Dairy production in Australia is mostly pasture-based, enabling cows to have access to open ranges, to naturally feed on grass and the ability to exhibit their natural behaviours.
Constant pressure to produce more milk means Australian dairy cows are increasingly being factory farmed on Chinese and US-style dairy feedlot systems. This process moves dairy cows from pasture to sheds where they live on hard floors and are fed unnatural, grain-based diets.
In 2010, it was estimated that 2% of Australian dairies are total mixed ration (TMR) or feedlot-style systems.1 Since that time, there has been significant growth in the intensive dairy industry with new proposals for large intensive systems across Australian dairy regions.
While conventional dairy farming poses serious welfare concerns for cows, intensification and larger herd sizes are set to make the life of Australian dairy cows even worse.
Five key welfare issues in intensive dairy systems
1. Permanent confinement
Cows are one of the few remaining farmed animals that are still able to live predominantly outdoors. Intensive dairying forces dairy cows into large sheds with hard flooring and significantly reduced space. Many of these systems introduce a stall-style system where cows live separately and are given barely enough room to stretch their legs or move around. This restricted space can deeply affect cows who are naturally motivated to exercise,2 and can result in cows exhibiting abnormal behaviours, such as tongue-rolling or excessive licking and grooming.3
2. Unnatural diets
Cows who live on pasture naturally eat mostly grass. Intensive dairy cows who have no access to pasture are fed ‘TMR’ diets, a high energy blend of feedstuffs. It is common for cows consuming large amounts of high energy feed to develop digestive issues like acidosis, which can cause anorexia, diarrhoea, lameness and can lead to premature death if left untreated.4
TMR diets are used to maximise milk production in cows, with industry indications showing that cows are being pushed to produce over 60 litres of milk per day. The average rate of production is now over twice the rate of a typical dairy cow 50 years ago. Producing that much milk is hard work and unnatural, and leaves dairy cows susceptible to a host of painful conditions and diseases.5
3. Selective breeding
Modern dairy cows are selectively bred for higher milk production. When this is combined with the unnatural TMR diets used on intensive dairy farms, cows can develop oversized and swollen udders. It has been reported anecdotally by individuals in the dairy industry that some modern Australian dairy cows’ udders can become so enlarged that the supporting udder ligaments weaken and may even tear, often resulting in the cow being sent to an early slaughter.6
Intensive systems customarily use hard flooring. Such surfaces can cause problems for cows as it is hard, abrasive, and slippery when slicked with urine. For cows who naturally roam on soft pasture, a life spent indoors on hard floors can cause hoof lesions and lameness.7
Lameness is an extremely painful condition which limits a cow’s movement, and if left untreated, may result in cows being prematurely slaughtered. Cattle expert Dr Clive Philips has noted that lameness is probably the most serious disease affecting the welfare of dairy cows in intensive systems.8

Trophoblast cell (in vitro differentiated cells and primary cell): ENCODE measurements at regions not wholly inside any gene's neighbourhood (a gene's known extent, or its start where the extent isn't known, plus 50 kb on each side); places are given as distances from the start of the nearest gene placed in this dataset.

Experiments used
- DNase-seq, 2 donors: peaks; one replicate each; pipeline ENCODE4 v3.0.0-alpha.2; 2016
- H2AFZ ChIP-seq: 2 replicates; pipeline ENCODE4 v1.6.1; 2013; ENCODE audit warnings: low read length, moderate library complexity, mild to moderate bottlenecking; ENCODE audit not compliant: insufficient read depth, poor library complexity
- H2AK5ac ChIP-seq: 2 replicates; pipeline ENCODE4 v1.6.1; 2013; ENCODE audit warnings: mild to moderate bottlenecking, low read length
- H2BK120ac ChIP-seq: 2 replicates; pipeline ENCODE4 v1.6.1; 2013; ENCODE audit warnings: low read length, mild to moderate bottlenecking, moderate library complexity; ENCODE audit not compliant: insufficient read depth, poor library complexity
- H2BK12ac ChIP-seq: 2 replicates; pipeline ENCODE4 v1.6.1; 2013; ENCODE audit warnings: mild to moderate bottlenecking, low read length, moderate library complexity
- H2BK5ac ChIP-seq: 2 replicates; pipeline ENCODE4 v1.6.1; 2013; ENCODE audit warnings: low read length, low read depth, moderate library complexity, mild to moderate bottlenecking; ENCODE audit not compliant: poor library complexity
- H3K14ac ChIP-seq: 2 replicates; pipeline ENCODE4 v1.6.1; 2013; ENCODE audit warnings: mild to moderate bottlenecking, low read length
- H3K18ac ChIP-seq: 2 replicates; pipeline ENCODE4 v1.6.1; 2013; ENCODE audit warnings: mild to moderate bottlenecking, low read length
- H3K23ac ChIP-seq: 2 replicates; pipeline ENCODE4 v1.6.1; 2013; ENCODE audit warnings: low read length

While not strictly related to cow welfare, intensive dairy farming is under increasing pressure because of its negative impact on the environment. In New Zealand, the run off of nutrient-rich cow excrement has begun to severely damage rivers and ecosystems. Intensive dairy farming also causes damage to the environment through environmental acidification, its contribution to greenhouse gas emissions, high water usage, and the huge quantities of waste it creates.9
Thankfully in Australia intensive dairy farming is not yet the norm. Australians now have the unique opportunity to avoid the kind of intensification that is common in the US and China.
You can take action to protect dairy cows by:
- Learning more – To find out more about the Australian dairy industry, read our Dairy Cows issues page.
- Making humane choices – Switch to dairy-free alternatives like soy, rice, oat or nut milk. Encourage retailers and supermarkets to offer more cruelty free products.
- Contacting your MP – Tell your local MP that you want stronger legal protections for dairy cows, including a prohibition on the factory farming of dairy cows.
- Donating to Voiceless – Help us continue to provide a voice for dairy cows by donating today.
- 1. Steven little (2010), ‘Feeding Systems Used by Australian Dairy Farmers’ <http://www.dairyaustralia.com.au/~/media/Documents/Animal%20management/F....
- 2. Humane Society of the United States, ‘An HSUS Report: The Welfare of Cows in the Dairy Industry’ <http://www.humanesociety.org/assets/pdfs/farm/hsus-the-welfare-of-cows-i....
- 3. Dr Clive Philips, Cattle Behaviour & Welfare (2002, Blackwell Science Ltd, Oxford), 13.
- 4. Reference Advisory Group on Fermentative Acidosis of Ruminants (RAGFAR), ‘Ruminal Acidosis – Understandings, Prevention and Treatment: A Review for Veterinarians and Nutritional Professionals’ (Australian Veterinary Association, 2007), 4 and 5.
- 5. For more information on the impact of high production on dairy cows, see Voiceless (2015), The Life of the Dairy Cow: A report on the Australian dairy industry, p 8.
- 6. Voiceless Rethinking presentation by organic dairy farmer Vicki Jones. See the whole presentation here: https://www.youtube.com/watch?v=5j6n2GqiYYI
- 7. Humane Society of the United States, ‘An HSUS Report: The Welfare of Cows in the Dairy Industry’ <http://www.humanesociety.org/assets/pdfs/farm/hsus-the-welfare-of-cows-i....
- 8. Philips, Cattle Behaviour & Welfare (2002), 13.
- 9. European Food Safety Authority, ‘Effects of farming systems on dairy cow welfare and disease’, Annex to the EFSA Journal (2009) 1143, 26.